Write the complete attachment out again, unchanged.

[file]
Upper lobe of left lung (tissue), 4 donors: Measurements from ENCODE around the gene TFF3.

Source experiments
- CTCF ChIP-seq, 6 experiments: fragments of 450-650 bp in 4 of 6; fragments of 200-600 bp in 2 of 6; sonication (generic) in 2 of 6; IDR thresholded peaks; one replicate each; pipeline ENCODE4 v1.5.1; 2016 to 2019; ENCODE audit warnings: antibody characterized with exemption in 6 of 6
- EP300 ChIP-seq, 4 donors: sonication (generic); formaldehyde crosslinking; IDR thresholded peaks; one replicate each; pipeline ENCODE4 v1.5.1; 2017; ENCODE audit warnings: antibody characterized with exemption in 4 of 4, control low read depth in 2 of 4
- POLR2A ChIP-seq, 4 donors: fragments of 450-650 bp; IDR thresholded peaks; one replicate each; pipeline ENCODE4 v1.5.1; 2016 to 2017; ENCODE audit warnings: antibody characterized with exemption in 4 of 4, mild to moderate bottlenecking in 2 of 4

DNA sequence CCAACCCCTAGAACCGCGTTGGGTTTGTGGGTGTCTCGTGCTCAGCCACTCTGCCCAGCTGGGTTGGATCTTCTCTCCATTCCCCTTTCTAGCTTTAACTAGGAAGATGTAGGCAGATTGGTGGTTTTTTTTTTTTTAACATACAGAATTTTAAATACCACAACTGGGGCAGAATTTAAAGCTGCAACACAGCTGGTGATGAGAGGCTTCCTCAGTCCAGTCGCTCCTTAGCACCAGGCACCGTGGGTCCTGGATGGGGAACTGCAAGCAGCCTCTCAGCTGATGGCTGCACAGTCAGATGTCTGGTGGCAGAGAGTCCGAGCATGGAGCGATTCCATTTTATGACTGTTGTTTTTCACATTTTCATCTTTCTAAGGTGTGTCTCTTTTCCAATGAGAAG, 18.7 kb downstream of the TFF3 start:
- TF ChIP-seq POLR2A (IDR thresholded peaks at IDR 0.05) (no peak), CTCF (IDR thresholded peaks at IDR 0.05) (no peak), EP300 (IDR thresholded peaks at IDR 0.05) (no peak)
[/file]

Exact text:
Upper lobe of left lung (tissue), 4 donors: Measurements from ENCODE around the gene TFF3.

Source experiments
- CTCF ChIP-seq, 6 experiments: fragments of 450-650 bp in 4 of 6; fragments of 200-600 bp in 2 of 6; sonication (generic) in 2 of 6; IDR thresholded peaks; one replicate each; pipeline ENCODE4 v1.5.1; 2016 to 2019; ENCODE audit warnings: antibody characterized with exemption in 6 of 6
- EP300 ChIP-seq, 4 donors: sonication (generic); formaldehyde crosslinking; IDR thresholded peaks; one replicate each; pipeline ENCODE4 v1.5.1; 2017; ENCODE audit warnings: antibody characterized with exemption in 4 of 4, control low read depth in 2 of 4
- POLR2A ChIP-seq, 4 donors: fragments of 450-650 bp; IDR thresholded peaks; one replicate each; pipeline ENCODE4 v1.5.1; 2016 to 2017; ENCODE audit warnings: antibody characterized with exemption in 4 of 4, mild to moderate bottlenecking in 2 of 4

DNA sequence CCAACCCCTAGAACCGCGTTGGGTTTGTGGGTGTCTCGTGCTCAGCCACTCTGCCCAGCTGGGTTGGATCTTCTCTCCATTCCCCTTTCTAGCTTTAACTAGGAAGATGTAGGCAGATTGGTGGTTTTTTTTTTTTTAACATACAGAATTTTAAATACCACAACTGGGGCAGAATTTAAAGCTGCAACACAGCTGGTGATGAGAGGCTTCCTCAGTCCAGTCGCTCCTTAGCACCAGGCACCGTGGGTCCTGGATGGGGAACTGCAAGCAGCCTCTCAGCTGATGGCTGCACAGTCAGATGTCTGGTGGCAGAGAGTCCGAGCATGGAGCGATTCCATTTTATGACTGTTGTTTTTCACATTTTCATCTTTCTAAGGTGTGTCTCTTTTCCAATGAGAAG, 18.7 kb downstream of the TFF3 start:
- TF ChIP-seq POLR2A (IDR thresholded peaks at IDR 0.05) (no peak), CTCF (IDR thresholded peaks at IDR 0.05) (no peak), EP300 (IDR thresholded peaks at IDR 0.05) (no peak)